DETROIT -- Somewhere in the bowels of Comerica Park, in storage with other clubhouse items, was a Randy “Macho Man” Savage replica wrestling belt. Former Tigers reliever Derek Holland had bought it last year to hand out to the player of the game each time they won, a way to build clubhouse morale on a young team trying to go places.
In a perfect world, it might have been at the bottom of a storage tub with that replica Rally Goose that players put in the dugout a few years ago, or Gum Time memorabilia from the days of Nate Robertson. But wherever it was, someone found it and brought it to Joe Jiménez, who put it in an otherwise empty locker next to his.
It could go to the player or pitcher of the game, he said before batting practice Monday afternoon. Then again …
“Maybe for home runs,” the reliever said.
As Willi Castro paraded down the Tigers’ dugout with the belt and some Macho Man-style glasses Monday night, having hit the Tigers’ first home run in a week and a half, it was clear which idea won out. They’d tried everything else to jump-start their offense, so they might as well find a way to celebrate home runs like other clubs have done.
It didn’t help the Tigers break their struggles. Instead, Monday’s 9-5 loss felt like a demonstration of Murphy’s Law. On a night when the Tigers’ offense awakened from its slumber to score five runs for just the ninth time this season, Detroit pitching surrendered nine runs for just the fourth time this year.
Still, if the Tigers are to turn this season around, they need more offensive outbursts like this, especially via the long ball.
“Some really good at-bats,” Tigers manager A.J. Hinch said. “I was really happy with the offense today. We pieced together some really big at-bats. Willi kick-started the game with the homer. They just had more at-bats and bigger swings.”
Castro’s drive to right off Lance Lynn’s first Major League pitch of this season was not only the first leadoff home run of Castro’s career, it was the Tigers’ first home run of any sort since June 2. Detroit’s eight-game homerless streak was its longest since a 10-game stretch from the end of the 1989 season into 1990. The Tigers hadn’t suffered such a long single-season stretch since 1972, the year Detroit won the AL East with an 86-team led by Norm Cash’s 22 home runs and 61 RBIs.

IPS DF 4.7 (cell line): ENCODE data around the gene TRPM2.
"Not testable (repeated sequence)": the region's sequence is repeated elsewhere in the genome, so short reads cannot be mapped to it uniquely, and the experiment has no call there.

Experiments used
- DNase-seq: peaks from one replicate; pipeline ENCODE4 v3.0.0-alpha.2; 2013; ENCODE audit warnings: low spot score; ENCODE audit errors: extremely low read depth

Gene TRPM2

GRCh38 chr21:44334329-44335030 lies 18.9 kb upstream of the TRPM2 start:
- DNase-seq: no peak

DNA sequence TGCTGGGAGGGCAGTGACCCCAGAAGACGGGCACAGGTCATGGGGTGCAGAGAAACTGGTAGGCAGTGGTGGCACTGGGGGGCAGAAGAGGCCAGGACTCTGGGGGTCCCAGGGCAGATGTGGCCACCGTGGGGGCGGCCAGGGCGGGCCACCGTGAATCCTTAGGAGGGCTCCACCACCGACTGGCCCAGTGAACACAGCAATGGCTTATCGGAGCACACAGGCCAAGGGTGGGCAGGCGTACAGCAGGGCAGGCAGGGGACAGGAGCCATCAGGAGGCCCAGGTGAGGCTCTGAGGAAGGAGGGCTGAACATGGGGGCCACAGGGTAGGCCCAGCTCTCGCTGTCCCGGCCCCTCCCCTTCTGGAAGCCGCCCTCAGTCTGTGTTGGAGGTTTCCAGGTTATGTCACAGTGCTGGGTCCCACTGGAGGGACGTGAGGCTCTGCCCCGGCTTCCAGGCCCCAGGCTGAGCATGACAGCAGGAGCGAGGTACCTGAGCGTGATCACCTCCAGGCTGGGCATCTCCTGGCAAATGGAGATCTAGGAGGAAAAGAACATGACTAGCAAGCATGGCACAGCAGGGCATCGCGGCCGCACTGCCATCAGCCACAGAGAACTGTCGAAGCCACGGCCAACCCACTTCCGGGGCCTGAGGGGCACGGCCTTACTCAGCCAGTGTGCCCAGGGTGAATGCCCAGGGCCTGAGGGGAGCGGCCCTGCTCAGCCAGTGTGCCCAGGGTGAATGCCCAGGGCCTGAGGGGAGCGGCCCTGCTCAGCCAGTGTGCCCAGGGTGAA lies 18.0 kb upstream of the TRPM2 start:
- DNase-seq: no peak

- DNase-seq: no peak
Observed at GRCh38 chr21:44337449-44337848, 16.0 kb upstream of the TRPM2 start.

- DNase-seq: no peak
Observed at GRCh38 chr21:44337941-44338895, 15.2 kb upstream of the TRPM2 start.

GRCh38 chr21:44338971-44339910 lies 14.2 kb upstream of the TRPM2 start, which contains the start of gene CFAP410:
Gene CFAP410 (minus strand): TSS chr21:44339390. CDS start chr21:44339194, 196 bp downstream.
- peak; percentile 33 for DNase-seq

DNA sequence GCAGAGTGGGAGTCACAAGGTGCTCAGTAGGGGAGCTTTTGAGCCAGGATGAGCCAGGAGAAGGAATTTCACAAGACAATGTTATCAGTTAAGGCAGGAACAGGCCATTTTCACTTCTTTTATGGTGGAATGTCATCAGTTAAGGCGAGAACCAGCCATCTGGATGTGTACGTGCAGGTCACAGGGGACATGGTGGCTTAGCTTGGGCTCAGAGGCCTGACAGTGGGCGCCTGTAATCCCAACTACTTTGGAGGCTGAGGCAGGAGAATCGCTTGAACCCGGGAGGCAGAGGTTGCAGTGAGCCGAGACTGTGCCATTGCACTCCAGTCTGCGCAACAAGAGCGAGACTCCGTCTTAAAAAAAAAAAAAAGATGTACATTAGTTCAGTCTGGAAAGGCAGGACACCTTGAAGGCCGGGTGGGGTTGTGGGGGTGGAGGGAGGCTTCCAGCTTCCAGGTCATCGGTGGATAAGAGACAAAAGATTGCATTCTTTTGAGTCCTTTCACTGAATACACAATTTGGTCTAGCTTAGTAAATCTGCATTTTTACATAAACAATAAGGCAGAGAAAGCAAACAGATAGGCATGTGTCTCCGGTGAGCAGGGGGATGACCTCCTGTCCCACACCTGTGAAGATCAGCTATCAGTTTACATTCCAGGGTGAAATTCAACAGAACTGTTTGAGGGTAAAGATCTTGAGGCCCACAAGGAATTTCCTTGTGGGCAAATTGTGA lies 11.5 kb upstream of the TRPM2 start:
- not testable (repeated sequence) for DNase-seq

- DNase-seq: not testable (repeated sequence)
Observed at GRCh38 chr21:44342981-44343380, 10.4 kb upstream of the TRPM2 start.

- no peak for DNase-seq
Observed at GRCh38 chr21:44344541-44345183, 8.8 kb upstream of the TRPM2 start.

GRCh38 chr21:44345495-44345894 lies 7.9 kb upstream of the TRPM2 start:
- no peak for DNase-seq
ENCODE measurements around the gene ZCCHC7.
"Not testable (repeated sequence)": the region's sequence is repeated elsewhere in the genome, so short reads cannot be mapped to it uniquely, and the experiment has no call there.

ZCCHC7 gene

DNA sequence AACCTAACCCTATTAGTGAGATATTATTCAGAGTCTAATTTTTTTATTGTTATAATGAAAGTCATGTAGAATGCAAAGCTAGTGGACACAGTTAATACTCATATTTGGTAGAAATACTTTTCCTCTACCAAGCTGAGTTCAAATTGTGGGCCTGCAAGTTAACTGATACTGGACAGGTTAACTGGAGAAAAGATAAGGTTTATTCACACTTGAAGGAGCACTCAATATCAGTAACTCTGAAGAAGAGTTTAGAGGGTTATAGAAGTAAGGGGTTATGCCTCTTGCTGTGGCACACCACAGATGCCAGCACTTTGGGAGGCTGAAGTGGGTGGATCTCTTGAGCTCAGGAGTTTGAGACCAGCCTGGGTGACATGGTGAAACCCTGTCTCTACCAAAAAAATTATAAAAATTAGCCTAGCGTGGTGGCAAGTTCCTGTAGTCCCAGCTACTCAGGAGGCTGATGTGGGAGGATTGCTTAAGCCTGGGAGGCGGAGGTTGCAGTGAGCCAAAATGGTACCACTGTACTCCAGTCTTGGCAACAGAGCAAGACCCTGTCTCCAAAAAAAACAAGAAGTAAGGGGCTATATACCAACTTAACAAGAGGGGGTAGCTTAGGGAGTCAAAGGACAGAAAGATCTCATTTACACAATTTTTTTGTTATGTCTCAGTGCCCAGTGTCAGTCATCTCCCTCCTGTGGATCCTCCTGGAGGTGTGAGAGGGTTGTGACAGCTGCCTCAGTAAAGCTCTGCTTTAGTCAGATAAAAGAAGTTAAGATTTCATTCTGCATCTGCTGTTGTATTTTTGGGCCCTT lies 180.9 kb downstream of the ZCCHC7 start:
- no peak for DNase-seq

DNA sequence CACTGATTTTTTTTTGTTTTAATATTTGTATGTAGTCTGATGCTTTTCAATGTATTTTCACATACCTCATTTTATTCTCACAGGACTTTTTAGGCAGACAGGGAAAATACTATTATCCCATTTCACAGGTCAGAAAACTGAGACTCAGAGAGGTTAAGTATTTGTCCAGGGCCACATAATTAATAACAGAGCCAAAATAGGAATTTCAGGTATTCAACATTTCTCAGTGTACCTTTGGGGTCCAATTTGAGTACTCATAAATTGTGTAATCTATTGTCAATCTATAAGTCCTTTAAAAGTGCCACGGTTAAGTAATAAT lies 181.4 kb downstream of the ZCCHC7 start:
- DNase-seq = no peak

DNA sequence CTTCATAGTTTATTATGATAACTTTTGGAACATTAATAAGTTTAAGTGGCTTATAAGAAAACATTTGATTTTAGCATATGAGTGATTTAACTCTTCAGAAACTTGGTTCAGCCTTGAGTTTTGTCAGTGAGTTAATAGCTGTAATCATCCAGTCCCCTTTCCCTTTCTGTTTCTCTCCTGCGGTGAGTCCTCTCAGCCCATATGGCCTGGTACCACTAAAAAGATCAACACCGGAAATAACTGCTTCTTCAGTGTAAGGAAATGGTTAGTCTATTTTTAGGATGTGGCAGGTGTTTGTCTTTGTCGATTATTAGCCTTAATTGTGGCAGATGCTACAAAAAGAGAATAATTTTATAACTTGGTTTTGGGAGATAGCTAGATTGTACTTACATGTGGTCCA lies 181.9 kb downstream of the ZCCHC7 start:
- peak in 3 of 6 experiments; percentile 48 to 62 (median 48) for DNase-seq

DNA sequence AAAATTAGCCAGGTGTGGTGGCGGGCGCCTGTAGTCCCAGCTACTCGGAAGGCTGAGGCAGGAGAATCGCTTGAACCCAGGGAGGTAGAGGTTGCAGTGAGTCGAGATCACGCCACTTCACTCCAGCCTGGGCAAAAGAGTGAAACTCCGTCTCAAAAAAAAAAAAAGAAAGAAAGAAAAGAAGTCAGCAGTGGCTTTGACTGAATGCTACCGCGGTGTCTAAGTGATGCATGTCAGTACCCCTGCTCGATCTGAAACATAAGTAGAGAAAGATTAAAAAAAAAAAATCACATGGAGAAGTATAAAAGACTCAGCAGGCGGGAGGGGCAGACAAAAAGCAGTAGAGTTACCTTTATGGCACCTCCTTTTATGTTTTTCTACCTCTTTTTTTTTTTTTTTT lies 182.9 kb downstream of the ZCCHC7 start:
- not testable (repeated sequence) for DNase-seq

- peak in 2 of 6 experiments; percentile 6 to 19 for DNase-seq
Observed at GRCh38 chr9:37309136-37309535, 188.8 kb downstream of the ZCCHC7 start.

While Castro’s homer jump-started the Tigers’ attack, what followed was a barrage of smaller hits. Back-to-back singles following the homer set up a Javier Báez sacrifice fly for a two-run inning. Kody Clemens’ long-awaited first Major League hit, a ground-ball single through the right side, led off the second inning and set up another run on Harold Castro’s broken-bat single with two outs.
Clemens, 0-for-17 entering the game, raised his arms at first base like a prize fighter. He could well have represented the Tigers’ offense in general.
“I got back after the inning and [Spencer Torkelson] goes, ‘Don’t you just feel 100 pounds lighter?” Clemens said.
Detroit’s frustration had reached a point where Tucker Barnhart burned his bat in his fire pit at home Sunday night, something he had done previously during his time with the Reds as a ritual to spark the offense.
“Tucker actually sent me that picture last night and said, ‘All is better,’” Hinch said. “He thinks that solved it. I told him I fully support any and all burning of demons and issues with the bats.”
Seven of Detroit’s first 11 batters churned out hits against Lynn, whose 10 hits allowed marked his highest total ever against the Tigers. He still survived with three runs over 4 1/3 innings. Austin Meadows’ double on Lynn’s 88th and final pitch was Detroit’s only extra-base hit aside from Willi Castro’s homer.
That wasn’t enough to keep up with the White Sox attack, led by a pair of two-run homers from longtime divisional nemesis José Abreu. With Drew Hutchison set to return from Triple-A Toledo to start Tuesday in what is expected to be a bullpen game, the Tigers’ offense needs to show up again to give the team a chance.
Still, all signs of life from this offense are welcome, even if it involves parades in the dugout with wrestling belts.
“Whatever it takes,” Hinch said.